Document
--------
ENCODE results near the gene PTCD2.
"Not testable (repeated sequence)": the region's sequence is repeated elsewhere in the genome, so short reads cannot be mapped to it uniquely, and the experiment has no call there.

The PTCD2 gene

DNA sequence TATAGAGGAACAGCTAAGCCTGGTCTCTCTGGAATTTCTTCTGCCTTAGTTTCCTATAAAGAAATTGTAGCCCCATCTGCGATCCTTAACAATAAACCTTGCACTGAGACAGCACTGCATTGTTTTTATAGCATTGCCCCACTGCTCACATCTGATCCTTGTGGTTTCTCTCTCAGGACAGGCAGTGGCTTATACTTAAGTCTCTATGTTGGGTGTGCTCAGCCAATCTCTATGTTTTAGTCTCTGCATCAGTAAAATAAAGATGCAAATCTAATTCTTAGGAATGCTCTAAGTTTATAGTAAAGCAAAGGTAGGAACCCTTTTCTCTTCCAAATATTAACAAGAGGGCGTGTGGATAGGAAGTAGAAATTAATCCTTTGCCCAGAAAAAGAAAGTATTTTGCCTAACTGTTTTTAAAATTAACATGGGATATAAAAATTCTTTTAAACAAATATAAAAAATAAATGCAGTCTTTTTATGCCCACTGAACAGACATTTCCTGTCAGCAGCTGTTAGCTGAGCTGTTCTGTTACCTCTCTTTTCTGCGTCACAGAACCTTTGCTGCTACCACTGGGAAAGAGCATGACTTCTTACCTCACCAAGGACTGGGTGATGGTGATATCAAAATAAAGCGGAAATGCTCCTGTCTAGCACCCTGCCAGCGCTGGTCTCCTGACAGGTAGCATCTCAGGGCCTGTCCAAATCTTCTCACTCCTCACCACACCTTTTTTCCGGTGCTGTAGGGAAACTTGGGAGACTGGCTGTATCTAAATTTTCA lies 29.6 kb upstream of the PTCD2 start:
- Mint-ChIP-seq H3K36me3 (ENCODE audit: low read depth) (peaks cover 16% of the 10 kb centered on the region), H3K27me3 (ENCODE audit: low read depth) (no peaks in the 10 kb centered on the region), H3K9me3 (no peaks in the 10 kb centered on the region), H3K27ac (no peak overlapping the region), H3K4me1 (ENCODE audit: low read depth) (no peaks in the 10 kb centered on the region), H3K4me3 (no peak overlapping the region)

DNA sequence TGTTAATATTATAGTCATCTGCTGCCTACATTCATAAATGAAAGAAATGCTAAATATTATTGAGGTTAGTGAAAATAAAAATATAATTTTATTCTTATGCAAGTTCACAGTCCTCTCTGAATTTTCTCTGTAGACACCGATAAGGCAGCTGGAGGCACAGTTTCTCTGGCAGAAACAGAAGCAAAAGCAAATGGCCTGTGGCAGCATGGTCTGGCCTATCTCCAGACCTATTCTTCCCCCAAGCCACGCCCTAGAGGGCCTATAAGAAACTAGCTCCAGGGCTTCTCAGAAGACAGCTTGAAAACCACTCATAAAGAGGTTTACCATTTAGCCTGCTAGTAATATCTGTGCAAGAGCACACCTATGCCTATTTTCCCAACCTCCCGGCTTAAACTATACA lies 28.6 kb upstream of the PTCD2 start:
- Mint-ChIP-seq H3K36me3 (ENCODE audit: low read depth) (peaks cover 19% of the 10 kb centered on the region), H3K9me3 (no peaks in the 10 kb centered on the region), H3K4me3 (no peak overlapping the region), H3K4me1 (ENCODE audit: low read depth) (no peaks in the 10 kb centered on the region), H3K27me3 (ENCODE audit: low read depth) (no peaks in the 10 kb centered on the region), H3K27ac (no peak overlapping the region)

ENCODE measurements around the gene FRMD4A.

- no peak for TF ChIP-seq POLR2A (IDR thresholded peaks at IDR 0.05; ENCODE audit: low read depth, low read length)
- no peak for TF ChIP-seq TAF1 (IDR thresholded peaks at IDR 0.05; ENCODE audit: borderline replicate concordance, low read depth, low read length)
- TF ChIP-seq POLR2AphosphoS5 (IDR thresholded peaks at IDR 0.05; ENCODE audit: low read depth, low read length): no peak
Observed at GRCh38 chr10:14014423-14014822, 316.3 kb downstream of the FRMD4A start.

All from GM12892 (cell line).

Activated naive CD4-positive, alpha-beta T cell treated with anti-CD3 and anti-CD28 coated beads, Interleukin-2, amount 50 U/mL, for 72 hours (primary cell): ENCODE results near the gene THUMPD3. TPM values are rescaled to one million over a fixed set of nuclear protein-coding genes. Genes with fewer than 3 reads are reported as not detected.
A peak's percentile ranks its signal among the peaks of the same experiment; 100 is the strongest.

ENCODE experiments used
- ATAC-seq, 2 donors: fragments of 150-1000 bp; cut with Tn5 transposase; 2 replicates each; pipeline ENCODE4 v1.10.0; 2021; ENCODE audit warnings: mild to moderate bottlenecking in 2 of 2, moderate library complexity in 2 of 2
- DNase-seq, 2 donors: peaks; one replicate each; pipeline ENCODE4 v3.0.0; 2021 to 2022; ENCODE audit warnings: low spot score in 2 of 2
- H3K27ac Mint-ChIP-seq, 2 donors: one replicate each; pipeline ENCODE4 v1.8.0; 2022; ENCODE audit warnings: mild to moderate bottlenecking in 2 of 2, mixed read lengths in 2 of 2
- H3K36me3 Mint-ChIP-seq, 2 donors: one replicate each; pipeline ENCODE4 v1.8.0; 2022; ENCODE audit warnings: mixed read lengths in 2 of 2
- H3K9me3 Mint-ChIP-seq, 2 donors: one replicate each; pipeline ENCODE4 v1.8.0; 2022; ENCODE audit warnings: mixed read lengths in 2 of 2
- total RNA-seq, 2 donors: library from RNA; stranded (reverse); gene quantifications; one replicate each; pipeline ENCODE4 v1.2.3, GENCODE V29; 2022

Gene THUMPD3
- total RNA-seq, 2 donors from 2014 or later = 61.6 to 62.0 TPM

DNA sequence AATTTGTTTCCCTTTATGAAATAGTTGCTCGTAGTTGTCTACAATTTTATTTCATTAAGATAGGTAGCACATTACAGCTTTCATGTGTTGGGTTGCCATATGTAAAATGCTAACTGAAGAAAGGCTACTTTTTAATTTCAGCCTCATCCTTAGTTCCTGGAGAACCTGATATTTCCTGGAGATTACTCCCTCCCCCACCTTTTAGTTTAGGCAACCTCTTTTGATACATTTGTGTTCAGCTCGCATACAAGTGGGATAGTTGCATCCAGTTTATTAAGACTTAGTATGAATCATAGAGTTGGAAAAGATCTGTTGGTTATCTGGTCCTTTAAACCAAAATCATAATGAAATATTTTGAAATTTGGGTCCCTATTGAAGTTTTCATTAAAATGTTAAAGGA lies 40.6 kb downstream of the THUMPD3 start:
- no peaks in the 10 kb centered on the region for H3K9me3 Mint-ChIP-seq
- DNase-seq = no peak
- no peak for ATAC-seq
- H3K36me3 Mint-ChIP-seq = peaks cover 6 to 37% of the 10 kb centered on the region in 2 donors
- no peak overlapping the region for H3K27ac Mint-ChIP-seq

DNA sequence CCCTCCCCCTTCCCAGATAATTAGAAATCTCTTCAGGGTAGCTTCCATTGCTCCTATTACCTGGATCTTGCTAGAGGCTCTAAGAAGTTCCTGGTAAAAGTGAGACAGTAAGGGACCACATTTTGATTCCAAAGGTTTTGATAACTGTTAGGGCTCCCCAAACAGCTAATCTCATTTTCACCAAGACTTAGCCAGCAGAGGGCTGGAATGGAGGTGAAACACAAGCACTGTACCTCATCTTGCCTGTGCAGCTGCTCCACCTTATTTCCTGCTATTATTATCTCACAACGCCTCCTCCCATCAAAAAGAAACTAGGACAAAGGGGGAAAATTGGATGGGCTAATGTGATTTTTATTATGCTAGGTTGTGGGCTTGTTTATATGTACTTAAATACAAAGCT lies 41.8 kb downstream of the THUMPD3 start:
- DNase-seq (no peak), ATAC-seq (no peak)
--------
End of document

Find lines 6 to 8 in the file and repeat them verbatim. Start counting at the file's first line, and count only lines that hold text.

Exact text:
DNA sequence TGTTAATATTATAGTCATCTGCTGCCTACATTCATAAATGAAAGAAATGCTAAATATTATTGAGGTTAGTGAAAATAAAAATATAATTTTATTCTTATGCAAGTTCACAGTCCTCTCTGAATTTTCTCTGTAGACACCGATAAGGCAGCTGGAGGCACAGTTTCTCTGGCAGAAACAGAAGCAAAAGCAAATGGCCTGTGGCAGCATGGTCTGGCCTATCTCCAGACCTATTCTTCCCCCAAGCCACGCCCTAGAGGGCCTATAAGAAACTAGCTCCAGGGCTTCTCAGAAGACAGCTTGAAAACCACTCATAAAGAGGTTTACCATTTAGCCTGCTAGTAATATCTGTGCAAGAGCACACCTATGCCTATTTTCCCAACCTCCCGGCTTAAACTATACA lies 28.6 kb upstream of the PTCD2 start:
- Mint-ChIP-seq H3K36me3 (ENCODE audit: low read depth) (peaks cover 19% of the 10 kb centered on the region), H3K9me3 (no peaks in the 10 kb centered on the region), H3K4me3 (no peak overlapping the region), H3K4me1 (ENCODE audit: low read depth) (no peaks in the 10 kb centered on the region), H3K27me3 (ENCODE audit: low read depth) (no peaks in the 10 kb centered on the region), H3K27ac (no peak overlapping the region)

ENCODE measurements around the gene FRMD4A.